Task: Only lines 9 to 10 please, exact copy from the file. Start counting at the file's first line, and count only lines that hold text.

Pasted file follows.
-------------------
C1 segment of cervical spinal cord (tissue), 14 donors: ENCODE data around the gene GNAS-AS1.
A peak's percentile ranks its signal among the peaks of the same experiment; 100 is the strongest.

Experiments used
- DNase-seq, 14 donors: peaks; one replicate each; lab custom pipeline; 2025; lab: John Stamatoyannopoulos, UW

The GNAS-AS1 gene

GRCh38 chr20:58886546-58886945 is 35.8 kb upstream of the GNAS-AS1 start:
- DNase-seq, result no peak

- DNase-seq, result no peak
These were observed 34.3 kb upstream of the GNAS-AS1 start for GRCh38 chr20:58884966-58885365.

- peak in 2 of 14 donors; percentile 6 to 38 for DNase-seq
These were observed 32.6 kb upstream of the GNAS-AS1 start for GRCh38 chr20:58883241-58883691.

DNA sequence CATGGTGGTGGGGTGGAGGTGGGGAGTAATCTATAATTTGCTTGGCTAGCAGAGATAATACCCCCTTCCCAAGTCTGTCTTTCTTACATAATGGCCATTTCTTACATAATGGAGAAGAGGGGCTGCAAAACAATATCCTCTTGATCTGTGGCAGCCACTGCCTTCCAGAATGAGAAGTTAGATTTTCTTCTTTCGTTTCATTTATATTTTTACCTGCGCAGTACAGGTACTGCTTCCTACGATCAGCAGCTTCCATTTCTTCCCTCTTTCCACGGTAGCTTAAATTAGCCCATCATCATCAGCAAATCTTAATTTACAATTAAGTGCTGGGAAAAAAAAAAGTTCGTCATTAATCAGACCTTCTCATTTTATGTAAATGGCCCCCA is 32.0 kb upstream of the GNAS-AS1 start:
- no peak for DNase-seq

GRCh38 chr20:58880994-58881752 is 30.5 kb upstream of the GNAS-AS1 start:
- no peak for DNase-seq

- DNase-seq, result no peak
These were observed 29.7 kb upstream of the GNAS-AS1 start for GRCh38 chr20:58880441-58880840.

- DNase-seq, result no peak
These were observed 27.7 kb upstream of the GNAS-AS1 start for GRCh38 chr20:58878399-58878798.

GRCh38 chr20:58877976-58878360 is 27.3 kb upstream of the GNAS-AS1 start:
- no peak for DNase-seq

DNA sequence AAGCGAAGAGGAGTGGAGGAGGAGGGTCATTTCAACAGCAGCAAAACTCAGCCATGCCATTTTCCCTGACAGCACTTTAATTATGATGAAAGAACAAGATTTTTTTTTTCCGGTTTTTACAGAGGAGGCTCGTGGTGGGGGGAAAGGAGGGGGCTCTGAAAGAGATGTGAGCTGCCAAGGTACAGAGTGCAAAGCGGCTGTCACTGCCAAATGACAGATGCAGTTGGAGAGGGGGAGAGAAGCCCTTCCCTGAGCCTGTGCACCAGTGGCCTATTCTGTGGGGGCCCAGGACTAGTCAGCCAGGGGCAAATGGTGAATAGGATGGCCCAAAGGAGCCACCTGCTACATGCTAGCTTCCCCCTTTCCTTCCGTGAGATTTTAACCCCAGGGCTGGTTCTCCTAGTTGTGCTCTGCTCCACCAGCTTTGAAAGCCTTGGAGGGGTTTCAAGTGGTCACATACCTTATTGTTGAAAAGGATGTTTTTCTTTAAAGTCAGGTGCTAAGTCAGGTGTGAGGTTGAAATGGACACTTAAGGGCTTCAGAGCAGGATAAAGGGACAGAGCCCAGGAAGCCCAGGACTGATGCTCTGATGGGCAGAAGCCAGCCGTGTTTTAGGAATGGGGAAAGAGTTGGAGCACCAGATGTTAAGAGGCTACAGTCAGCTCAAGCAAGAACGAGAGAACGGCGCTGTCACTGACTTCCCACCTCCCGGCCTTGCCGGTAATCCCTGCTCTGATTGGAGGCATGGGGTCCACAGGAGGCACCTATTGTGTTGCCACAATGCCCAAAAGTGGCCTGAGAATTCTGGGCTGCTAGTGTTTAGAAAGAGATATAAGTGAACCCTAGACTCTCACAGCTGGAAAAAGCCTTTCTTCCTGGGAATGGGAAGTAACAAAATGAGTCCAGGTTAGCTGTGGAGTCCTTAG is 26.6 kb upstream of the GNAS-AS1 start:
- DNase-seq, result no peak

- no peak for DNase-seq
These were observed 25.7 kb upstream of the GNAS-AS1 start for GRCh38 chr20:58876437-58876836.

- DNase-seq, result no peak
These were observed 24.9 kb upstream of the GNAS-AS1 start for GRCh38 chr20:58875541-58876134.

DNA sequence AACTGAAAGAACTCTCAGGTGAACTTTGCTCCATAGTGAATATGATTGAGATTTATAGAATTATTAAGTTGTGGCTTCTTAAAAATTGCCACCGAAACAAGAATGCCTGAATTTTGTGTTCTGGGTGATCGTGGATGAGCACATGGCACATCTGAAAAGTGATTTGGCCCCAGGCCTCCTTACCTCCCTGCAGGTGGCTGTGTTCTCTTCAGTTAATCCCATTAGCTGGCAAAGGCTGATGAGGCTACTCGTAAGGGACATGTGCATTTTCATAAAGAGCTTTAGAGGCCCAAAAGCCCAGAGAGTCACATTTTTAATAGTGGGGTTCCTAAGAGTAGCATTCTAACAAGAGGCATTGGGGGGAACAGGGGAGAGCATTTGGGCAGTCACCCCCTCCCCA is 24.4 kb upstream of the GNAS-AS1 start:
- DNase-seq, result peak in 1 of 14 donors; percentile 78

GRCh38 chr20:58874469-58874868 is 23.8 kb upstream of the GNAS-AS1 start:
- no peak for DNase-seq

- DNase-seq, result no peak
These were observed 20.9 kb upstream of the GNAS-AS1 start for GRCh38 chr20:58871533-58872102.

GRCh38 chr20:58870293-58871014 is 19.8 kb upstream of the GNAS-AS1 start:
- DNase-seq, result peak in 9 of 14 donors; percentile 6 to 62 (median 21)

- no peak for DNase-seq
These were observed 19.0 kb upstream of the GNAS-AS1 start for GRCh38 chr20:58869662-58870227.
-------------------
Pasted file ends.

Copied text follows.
These were observed 34.3 kb upstream of the GNAS-AS1 start for GRCh38 chr20:58884966-58885365.

- peak in 2 of 14 donors; percentile 6 to 38 for DNase-seq